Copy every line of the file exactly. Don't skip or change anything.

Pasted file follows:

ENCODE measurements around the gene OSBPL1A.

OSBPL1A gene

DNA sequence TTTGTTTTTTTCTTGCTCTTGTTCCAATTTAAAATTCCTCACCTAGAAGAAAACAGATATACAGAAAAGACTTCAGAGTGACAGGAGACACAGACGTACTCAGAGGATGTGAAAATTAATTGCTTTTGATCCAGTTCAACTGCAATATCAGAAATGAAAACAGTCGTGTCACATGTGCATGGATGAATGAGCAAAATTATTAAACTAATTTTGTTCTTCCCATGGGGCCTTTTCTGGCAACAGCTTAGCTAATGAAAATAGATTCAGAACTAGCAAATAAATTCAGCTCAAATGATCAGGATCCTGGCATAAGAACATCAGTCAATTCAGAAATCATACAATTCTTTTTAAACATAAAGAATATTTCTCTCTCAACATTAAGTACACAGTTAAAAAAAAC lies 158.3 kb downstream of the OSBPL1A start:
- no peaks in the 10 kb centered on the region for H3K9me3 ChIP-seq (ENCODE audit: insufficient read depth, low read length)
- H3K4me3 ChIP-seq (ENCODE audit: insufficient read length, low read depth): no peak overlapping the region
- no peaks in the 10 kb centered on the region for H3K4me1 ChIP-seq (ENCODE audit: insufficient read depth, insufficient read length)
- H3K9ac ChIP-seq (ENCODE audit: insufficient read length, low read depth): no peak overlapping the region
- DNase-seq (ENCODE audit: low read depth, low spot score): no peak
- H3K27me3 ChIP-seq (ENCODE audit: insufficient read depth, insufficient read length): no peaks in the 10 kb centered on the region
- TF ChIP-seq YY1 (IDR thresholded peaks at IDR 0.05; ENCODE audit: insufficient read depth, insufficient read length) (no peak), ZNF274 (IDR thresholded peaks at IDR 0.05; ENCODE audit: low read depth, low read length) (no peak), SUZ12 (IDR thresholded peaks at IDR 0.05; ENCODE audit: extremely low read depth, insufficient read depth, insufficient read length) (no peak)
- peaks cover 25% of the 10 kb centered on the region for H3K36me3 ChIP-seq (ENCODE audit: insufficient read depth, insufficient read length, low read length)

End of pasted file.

ENCODE measurements around the gene OSBPL1A.

OSBPL1A gene

DNA sequence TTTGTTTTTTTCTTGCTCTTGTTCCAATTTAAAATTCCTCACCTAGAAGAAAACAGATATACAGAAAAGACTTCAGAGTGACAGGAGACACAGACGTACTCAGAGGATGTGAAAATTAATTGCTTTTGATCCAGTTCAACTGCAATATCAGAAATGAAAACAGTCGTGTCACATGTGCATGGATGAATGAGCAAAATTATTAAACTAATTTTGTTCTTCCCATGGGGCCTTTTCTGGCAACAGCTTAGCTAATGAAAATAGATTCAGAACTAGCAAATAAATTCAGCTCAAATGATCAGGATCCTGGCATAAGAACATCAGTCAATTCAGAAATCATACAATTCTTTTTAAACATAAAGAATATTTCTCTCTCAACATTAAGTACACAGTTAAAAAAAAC lies 158.3 kb downstream of the OSBPL1A start:
- no peaks in the 10 kb centered on the region for H3K9me3 ChIP-seq (ENCODE audit: insufficient read depth, low read length)
- H3K4me3 ChIP-seq (ENCODE audit: insufficient read length, low read depth): no peak overlapping the region
- no peaks in the 10 kb centered on the region for H3K4me1 ChIP-seq (ENCODE audit: insufficient read depth, insufficient read length)
- H3K9ac ChIP-seq (ENCODE audit: insufficient read length, low read depth): no peak overlapping the region
- DNase-seq (ENCODE audit: low read depth, low spot score): no peak
- H3K27me3 ChIP-seq (ENCODE audit: insufficient read depth, insufficient read length): no peaks in the 10 kb centered on the region
- TF ChIP-seq YY1 (IDR thresholded peaks at IDR 0.05; ENCODE audit: insufficient read depth, insufficient read length) (no peak), ZNF274 (IDR thresholded peaks at IDR 0.05; ENCODE audit: low read depth, low read length) (no peak), SUZ12 (IDR thresholded peaks at IDR 0.05; ENCODE audit: extremely low read depth, insufficient read depth, insufficient read length) (no peak)
- peaks cover 25% of the 10 kb centered on the region for H3K36me3 ChIP-seq (ENCODE audit: insufficient read depth, insufficient read length, low read length)